One has but to look to recent events to see that those who are leery of trusting the government to do the "right thing" don't have a reason to be concerned.
      Notice that Mr. Kloepfer specifically mentions the difficulty in hacking his design to be a good thing. Something that the Armitix design would have issues with due to its use of RF technology.

  6. If it's so great why don't police departments use it? Oh yeah, because it doesn't work.

    1. They don't use them now because they're not ready yet. Eventually everyone will use them, despite the gun fanatics' desperate attempts to thwart progress.

    2. "They don't use them now because they're not ready yet."

      That was exactly the point in protests against the Armitix design and New Jersey's poorly thought out law. Mandating citizen use of a technology that is not only not reliable enough to bet your life on, but also has serious potential security flaws.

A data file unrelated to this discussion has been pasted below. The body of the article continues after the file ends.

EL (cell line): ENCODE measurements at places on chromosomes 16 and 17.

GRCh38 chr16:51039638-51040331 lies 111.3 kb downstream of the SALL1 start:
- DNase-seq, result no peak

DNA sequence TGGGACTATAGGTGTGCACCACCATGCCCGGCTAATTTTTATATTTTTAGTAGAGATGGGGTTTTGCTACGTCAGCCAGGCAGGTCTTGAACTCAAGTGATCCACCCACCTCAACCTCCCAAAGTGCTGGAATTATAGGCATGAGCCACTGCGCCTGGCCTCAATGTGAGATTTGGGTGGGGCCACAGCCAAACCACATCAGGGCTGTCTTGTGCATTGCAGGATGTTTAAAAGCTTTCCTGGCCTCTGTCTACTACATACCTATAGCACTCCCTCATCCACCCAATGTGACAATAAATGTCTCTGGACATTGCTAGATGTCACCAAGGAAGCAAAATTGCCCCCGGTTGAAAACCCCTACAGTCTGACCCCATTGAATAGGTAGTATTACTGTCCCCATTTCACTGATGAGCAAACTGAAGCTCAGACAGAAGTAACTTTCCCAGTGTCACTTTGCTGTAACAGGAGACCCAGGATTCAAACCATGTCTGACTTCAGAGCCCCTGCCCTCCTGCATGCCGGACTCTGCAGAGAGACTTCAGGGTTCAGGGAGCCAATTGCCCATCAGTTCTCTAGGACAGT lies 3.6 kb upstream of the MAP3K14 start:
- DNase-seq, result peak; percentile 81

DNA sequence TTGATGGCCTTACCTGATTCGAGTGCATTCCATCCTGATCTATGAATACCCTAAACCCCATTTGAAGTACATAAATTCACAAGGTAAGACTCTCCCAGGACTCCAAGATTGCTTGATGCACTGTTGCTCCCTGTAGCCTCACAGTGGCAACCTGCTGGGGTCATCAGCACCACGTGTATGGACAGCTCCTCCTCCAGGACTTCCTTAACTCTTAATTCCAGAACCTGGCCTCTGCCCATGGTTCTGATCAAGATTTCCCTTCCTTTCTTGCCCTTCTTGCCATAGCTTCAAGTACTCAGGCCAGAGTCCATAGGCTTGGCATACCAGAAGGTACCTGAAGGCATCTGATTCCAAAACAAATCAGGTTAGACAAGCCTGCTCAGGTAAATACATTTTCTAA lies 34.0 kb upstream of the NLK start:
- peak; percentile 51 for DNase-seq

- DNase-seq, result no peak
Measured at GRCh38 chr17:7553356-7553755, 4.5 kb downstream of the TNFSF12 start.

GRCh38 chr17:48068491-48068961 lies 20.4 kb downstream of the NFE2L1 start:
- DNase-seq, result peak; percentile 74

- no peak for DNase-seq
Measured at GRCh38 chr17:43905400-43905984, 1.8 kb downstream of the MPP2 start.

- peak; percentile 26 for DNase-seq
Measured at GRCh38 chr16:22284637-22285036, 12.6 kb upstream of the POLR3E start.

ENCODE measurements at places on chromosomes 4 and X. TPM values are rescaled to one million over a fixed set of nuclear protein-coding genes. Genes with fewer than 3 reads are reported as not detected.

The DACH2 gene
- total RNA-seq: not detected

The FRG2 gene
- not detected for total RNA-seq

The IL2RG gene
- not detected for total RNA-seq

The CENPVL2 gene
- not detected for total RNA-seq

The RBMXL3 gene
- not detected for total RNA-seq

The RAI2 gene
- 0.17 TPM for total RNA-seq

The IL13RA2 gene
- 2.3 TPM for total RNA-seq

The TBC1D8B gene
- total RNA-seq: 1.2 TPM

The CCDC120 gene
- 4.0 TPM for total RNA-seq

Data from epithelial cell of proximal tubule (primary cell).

3. "Eventually everyone will use them, despite the gun fanatics' desperate attempts to thwart progress."

      It appears that even the Democrats aren't ready for it.

      "On Sept. 9, nine-term Representative John Tierney lost his primary election, a blow that has not been dealt to an incumbent Congressman from Massachusetts in 22 years. Joining Tierney in the losers’ circle was Warren Tolman, who lost his Democratic bid for attorney general to Maura Healy."